Effects of Voluntary Wheel Running Exercise on Chemotherapy-Impaired Cognitive and Motor Performance in Mice

Thomas H. Lee, Malegaddi Devaki, Douglas A. Formolo, Julia M. Rosa, Andy S.K. Cheng (Corresponding Author), Suk Yu Yau (Corresponding Author)

Research output: Journal article publicationJournal articleAcademic researchpeer-review

1 Citation (Scopus)


Chemotherapy-induced cognitive impairment (chemobrain) and muscle wasting (cachexia) are persisting side effects which adversely affect the quality of life of cancer survivors. We therefore investigated the efficacy of physical exercise as a non-pharmacological intervention to reverse the adverse effects of chemotherapy. We examined whether physical exercise in terms of voluntary wheel running could prevent chemotherapy-induced cognitive and motor impairments in mice treated with the multi-kinase inhibitor sorafenib. Adult male BALB/c mice were subdivided into runner and non-runner groups and orally administered with sorafenib (60 mg/kg) or vehicle continuously for four weeks. Mice could freely access the running wheel anytime during sorafenib or vehicle treatment. We found that sorafenib treatment reduced body weight gain (% of change, vehicle: 3.28 ± 3.29, sorafenib: −9.24 ± 1.52, p = 0.0004), impaired hippocampal-dependent spatial memory in the Y maze (exploration index, vehicle: 35.57 ± 11.38%, sorafenib: −29.62 ± 7.90%, p < 0.0001), increased anhedonia-like behaviour in the sucrose preference test (sucrose preference, vehicle: 66.57 ± 3.52%, sorafenib: 44.54 ± 4.25%, p = 0.0005) and impaired motor skill acquisition in rotarod test (latency to fall on day 1: 37.87 ± 8.05 and day 2: 37.22 ± 12.26 s, p > 0.05) but did not induce muscle wasting or reduce grip strength. Concomitant voluntary running reduced anhedonia-like behaviour (sucrose preference, sedentary: 44.54 ± 4.25%, runners: 59.33 ± 4.02%, p = 0.0357), restored impairment in motor skill acquisition (latency to fall on day 1: 50.85 ± 15.45 and day 2: 168.50 ± 37.08 s, p = 0.0004), but failed to rescue spatial memory deficit. Immunostaining results revealed that sorafenib treatment did not affect the number of proliferating cells and immature neurons in the hippocampal dentate gyrus (DG), whereas running significantly increased cell proliferation in both vehicle- (total Ki-67+ cells, sedentary: 16,687.34 ± 72.63, exercise: 3320.03 ± 182.57, p < 0.0001) and sorafenib-treated mice (Ki-67+ cells in the ventral DG, sedentary: 688.82.34 ± 38.16, exercise: 979.53 ± 73.88, p < 0.0400). Our results suggest that spatial memory impairment and anhedonia-like behaviour precede the presence of muscle wasting, and these behavioural deficits are independent of the changes in adult hippocampal neurogenesis. Running effectively prevents body weight loss, improves motor skill acquisition and reduces anhedonia-like behaviour associated with increased proliferating cells and immature neurons in DG. Taken together, they support physical exercise rehabilitation as an effective strategy to prevent chemotherapy side effects in terms of mood dysregulation and motor deficit.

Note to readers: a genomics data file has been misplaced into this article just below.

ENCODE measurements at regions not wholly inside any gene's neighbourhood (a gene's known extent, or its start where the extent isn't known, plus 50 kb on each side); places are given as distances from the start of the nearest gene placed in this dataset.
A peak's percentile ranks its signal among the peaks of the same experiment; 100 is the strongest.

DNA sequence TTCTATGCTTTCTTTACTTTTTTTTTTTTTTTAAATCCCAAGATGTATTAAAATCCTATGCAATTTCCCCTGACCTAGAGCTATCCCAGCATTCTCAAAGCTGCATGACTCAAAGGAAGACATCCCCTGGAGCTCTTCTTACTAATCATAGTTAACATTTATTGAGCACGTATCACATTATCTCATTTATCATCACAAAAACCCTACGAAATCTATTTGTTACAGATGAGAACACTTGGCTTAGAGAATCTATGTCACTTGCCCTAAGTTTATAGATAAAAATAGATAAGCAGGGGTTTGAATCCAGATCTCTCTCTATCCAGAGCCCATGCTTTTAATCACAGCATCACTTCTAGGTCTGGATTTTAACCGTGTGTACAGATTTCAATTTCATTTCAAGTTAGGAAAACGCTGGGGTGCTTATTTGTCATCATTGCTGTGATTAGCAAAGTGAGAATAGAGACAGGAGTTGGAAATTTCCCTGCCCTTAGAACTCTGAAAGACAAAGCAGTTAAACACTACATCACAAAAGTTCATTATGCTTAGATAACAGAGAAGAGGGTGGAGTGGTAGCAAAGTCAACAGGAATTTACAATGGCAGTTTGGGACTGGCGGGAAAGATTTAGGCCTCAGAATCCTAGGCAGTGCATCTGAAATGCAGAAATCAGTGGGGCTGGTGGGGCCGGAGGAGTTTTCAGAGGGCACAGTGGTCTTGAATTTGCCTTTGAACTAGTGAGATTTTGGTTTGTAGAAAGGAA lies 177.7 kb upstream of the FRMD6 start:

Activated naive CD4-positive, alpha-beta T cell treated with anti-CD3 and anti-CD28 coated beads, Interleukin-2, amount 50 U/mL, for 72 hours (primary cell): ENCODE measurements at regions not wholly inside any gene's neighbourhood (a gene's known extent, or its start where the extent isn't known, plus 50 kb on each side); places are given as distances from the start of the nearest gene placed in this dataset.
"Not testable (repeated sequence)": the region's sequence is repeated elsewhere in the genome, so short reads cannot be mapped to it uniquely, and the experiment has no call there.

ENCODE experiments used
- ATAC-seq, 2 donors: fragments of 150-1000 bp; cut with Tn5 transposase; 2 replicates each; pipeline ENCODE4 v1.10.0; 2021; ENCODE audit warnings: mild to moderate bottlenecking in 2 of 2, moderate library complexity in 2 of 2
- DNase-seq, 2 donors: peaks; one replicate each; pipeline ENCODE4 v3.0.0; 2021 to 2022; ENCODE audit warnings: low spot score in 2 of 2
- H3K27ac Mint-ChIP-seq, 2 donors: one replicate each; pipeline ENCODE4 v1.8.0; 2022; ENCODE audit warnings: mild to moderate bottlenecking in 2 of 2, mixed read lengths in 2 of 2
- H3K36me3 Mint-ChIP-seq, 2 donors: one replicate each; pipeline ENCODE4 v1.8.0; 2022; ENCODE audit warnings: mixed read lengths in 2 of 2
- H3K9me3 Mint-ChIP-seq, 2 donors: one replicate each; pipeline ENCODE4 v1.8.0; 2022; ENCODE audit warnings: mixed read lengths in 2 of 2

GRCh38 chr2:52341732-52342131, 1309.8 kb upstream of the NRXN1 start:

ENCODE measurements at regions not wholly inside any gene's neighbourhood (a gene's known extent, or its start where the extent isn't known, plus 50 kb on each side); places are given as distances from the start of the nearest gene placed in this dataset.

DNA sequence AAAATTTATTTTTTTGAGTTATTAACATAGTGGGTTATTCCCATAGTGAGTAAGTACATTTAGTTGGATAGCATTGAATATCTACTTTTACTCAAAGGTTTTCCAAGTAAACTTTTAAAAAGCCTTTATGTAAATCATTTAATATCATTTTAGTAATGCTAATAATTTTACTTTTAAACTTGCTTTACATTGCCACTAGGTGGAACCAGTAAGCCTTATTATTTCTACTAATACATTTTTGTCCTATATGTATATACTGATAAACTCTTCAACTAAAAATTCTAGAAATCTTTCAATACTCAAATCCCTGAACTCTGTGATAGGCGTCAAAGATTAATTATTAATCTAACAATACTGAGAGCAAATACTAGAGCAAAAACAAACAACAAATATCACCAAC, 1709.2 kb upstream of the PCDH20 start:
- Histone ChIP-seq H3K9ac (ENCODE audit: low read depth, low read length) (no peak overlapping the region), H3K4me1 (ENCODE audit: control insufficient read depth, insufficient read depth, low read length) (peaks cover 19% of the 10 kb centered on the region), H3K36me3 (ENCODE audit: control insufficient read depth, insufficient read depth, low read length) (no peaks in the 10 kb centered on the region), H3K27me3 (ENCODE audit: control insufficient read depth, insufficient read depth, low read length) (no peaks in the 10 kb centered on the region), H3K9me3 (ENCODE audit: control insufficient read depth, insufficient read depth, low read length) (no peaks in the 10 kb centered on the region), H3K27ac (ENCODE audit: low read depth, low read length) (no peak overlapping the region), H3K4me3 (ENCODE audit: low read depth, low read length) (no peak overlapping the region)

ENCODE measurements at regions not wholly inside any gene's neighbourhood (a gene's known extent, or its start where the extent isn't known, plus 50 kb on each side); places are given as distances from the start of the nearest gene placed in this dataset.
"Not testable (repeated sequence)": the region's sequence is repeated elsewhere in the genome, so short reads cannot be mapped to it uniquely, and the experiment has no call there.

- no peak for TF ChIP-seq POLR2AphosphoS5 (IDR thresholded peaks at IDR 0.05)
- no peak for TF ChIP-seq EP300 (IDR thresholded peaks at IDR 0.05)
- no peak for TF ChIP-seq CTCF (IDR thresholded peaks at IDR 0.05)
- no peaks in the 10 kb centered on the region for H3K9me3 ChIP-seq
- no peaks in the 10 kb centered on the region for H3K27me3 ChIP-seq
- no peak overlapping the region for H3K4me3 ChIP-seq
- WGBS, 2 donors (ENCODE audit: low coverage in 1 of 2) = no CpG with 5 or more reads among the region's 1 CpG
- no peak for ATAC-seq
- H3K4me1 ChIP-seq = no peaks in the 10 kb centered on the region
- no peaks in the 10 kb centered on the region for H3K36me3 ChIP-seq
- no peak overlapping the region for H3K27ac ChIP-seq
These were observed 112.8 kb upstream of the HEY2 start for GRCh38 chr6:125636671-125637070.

Original languageEnglish
Article number5371
JournalInternational Journal of Environmental Research and Public Health
Issue number7
Publication statusPublished - 3 Apr 2023


  • adult hippocampal neurogenesis
  • chemotherapy
  • depression
  • learning and memory
  • muscle wasting
  • physical exercise

ASJC Scopus subject areas

  • Pollution
  • Public Health, Environmental and Occupational Health
  • Health, Toxicology and Mutagenesis


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